Soon, I was finding excuses to indulge in a “reset” every day. I soon learned that I wanted to take Vicodin when I woke up in the morning as well. What better way to start your day than a guaranteed great mood soon after simply swallowing a pill?

My tolerance for Hydrocodone, the Opioid in Vicodin began to build, which decreased the effects I was trying to achieve. However, that was easily ironed out when I started taking two pills at a time once in awhile; which quickly turned into taking two pills at a time every day.”

After her first use of the Vicodin pills, Jackie became a regular user. Her regular use resulted in a dependence on the Opioid. Dependence is the earliest stage of addiction in which the body relies on the substance for daily functioning. Alcohol and drug withdrawal can often last a few days for someone with substance dependence.

“When my sister and her boyfriend broke up, it became exponentially more difficult to get the pills. After I eventually took my last one, I woke up the next morning irritable and anxious. I tried to contact my dealer (my sister’s ex-boyfriend) relentlessly all day from work. He didn’t respond to my increasingly urgent texts or voicemail messages.

That evening, I convinced my husband that I had been experiencing back pain since working in the yard the previous weekend and that over-the-counter medications I’d tried hadn’t helped all day.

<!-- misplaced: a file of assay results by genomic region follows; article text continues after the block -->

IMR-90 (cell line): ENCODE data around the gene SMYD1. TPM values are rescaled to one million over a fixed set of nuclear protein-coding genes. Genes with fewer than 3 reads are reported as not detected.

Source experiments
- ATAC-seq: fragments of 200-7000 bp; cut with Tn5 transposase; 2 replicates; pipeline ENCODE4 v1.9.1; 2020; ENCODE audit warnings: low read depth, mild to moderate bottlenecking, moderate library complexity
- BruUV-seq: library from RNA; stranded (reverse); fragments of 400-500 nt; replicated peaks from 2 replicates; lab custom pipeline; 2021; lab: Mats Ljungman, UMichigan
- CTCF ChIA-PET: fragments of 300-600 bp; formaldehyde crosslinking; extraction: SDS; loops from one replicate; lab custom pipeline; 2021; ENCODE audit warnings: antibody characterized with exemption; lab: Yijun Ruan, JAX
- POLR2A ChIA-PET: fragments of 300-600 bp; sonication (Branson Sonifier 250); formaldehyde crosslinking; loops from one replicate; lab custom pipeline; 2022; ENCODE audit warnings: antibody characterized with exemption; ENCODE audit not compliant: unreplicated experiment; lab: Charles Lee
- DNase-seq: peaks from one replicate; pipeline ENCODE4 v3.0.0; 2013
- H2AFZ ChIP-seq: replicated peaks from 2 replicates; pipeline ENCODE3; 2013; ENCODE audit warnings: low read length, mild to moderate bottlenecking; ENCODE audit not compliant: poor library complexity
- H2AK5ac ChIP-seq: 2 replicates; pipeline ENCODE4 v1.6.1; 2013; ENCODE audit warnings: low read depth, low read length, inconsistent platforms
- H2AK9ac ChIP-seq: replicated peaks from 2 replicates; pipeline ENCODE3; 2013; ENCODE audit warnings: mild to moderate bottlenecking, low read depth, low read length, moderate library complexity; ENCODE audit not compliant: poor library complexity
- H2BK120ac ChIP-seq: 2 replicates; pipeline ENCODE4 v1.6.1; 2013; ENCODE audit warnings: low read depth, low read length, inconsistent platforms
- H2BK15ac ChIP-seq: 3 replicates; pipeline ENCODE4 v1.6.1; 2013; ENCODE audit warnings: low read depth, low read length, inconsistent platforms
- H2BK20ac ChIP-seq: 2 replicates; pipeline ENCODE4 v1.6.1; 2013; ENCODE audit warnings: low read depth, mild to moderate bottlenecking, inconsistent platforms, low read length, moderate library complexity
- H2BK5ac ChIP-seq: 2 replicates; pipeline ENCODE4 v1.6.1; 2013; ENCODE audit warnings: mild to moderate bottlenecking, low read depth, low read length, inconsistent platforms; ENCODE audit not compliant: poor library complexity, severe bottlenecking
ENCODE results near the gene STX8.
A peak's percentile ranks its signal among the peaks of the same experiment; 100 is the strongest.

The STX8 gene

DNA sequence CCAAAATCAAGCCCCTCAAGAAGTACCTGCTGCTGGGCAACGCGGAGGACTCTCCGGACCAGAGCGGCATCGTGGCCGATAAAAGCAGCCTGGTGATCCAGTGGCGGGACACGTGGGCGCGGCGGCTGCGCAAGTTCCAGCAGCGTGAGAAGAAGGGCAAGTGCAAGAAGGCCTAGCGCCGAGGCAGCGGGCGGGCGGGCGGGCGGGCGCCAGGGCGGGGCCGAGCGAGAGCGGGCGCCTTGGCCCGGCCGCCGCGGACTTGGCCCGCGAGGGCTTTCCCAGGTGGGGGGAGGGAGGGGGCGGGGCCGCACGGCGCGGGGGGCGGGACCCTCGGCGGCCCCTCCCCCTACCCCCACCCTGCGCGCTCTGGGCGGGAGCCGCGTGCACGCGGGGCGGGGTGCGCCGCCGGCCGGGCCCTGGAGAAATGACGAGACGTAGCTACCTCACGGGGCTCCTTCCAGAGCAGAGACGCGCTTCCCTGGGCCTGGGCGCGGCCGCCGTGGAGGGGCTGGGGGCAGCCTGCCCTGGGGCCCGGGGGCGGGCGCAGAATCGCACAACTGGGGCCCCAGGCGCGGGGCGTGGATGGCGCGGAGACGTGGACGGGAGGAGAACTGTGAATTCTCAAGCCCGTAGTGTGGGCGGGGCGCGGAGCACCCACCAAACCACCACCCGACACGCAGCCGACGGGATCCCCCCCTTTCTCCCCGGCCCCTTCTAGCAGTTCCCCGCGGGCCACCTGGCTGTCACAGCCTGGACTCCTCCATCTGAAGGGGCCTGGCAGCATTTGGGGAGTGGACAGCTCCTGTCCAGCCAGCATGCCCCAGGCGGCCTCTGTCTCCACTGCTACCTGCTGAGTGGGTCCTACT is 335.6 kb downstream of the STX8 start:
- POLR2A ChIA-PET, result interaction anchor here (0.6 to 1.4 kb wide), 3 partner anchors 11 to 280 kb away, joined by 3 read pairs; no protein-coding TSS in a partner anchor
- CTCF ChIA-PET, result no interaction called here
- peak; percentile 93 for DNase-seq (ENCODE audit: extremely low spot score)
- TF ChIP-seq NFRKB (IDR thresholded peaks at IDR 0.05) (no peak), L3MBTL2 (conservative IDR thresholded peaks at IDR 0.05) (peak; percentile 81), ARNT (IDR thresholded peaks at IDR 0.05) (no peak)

Together we contacted friends and family in the search for a stronger pain medicine, preferably an Opioid, but were unsuccessful in reaching anyone that could help me. I was praying that something would work out the next day.”

Here, Jackie displays a behavior that does not align with her values. Her extreme craving for Vicodin compelled her to lie to her husband, family, and friends; something she thought she would never do. This is an indication that her dependence on Vicodin has escalated to an addiction. The duration of Alcohol and drug withdrawal is longest at this stage. The symptoms are acute and sometimes fatal.

“Later that night, I found myself in familiar surroundings. I was lying in bed with my husband while watching a movie. Except for this time, I didn’t feel joyous. I was craving a pill. That craving soon turned into a prolonged agony that I wouldn’t wish on my worst enemy.